Congresswoman Eddie Bernice Johnson introduced new legislation -- Community Reinvestment Modernization Act of -- on March 12, to expand the scope of CRA to include non-bank financial institutions , such as credit unions.
The proposed revisions to CRA rules are intended to revise the term "community development" to "include loans, investments and services that support, enable or facilitate projects or activities" that meet the criteria described in the Housing and Economic Recovery Act of HERA and are conducted in designated target areas identified under the Neighborhood Stabilization Program established by HERA and the American Recovery and Reinvestment Act of ARRA.
Among other things, this would expand the range of persons served to include middle-income households. Perspectives on the Future of the Community Reinvestment Act ,  which assembles views from a wide range of academic researchers, regulators, community development practitioners and financial service industry representatives on how to improve the CRA going forward.
The Obama administration has increased scrutiny of the provision of credit to poor and African American neighbourhoods. Lenders have come under investigation for not operating in such areas, whether they have halted service there or have never operated in them before. Some economists have questioned if the CRA was — or at least had become — irrelevant, because it was not needed to encourage banks to make profitable loans to a variety of borrowers.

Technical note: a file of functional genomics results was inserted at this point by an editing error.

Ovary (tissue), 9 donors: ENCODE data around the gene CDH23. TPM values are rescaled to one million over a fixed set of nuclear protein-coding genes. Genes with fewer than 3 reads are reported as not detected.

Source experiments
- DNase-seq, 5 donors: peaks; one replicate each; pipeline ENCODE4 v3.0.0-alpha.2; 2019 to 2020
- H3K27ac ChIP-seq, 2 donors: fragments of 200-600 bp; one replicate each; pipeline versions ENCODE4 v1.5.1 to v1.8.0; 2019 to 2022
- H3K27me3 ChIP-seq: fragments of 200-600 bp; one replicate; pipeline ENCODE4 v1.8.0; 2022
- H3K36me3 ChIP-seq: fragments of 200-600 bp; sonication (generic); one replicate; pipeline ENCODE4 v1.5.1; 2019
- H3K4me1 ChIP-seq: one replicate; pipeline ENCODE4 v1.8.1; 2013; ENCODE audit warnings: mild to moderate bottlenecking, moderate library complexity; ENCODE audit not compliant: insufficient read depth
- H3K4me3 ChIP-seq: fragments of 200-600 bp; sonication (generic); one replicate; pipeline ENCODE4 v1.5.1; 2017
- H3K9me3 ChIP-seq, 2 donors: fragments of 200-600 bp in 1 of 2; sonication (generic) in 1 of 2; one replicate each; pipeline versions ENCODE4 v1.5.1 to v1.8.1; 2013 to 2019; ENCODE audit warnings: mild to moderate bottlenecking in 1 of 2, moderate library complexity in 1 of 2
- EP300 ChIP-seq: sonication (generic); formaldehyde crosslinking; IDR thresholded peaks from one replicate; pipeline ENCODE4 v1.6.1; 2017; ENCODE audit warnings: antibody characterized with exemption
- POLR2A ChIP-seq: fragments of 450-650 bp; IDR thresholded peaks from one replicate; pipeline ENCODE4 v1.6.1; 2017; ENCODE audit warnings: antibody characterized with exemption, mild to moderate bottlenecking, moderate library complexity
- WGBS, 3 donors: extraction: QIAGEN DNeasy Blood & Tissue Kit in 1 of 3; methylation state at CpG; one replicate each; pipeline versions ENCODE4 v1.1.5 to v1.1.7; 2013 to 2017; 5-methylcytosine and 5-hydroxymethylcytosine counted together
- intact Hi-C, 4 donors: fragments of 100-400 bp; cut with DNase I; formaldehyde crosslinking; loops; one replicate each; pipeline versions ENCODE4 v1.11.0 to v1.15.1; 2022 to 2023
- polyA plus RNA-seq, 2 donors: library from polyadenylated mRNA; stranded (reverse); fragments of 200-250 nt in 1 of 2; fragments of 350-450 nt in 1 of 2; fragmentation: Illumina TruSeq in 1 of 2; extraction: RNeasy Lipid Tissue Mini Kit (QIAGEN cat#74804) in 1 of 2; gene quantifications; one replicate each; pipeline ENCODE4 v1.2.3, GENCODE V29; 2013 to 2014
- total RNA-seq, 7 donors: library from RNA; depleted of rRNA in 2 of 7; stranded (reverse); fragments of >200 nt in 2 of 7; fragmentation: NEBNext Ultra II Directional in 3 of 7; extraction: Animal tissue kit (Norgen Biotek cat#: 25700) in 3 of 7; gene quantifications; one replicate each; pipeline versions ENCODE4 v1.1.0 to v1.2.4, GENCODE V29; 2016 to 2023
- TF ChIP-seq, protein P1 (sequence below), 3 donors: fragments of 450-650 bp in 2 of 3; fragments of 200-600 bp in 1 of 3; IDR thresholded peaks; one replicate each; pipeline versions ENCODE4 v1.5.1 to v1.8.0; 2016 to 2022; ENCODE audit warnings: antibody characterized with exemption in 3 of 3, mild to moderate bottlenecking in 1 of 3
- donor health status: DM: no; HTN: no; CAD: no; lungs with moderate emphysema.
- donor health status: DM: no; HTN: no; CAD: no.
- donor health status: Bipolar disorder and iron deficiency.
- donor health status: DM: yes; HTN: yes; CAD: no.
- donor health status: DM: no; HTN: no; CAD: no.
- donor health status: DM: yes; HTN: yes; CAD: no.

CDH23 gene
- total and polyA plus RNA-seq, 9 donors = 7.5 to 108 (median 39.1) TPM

Former Federal Reserve chair Ben Bernanke has stated that an underlying assumption of the CRA — that more lending equals better outcomes for local communities — may not always be true, pointing to "recent problems in mortgage markets". However, he notes that at least in some instances, "the CRA has served as a catalyst, inducing banks to enter under-served markets that they might otherwise have ignored".
The Woodstock Institute, a Chicago-based policy and advocacy nonprofit, found in an analysis of Chicago-area survey data that low income areas still lagged behind in access to commercial loans. Most small business loans made by CRA regulated banks went to higher income areas; In a paper, Alex Schwartz of the Fannie Mae Foundation found that CRA agreements were "consistently successful in meeting their goals for mortgages, investments in low-income housing tax credits, grant giving to community-based organizations, and in opening and keeping open inner-city bank branches.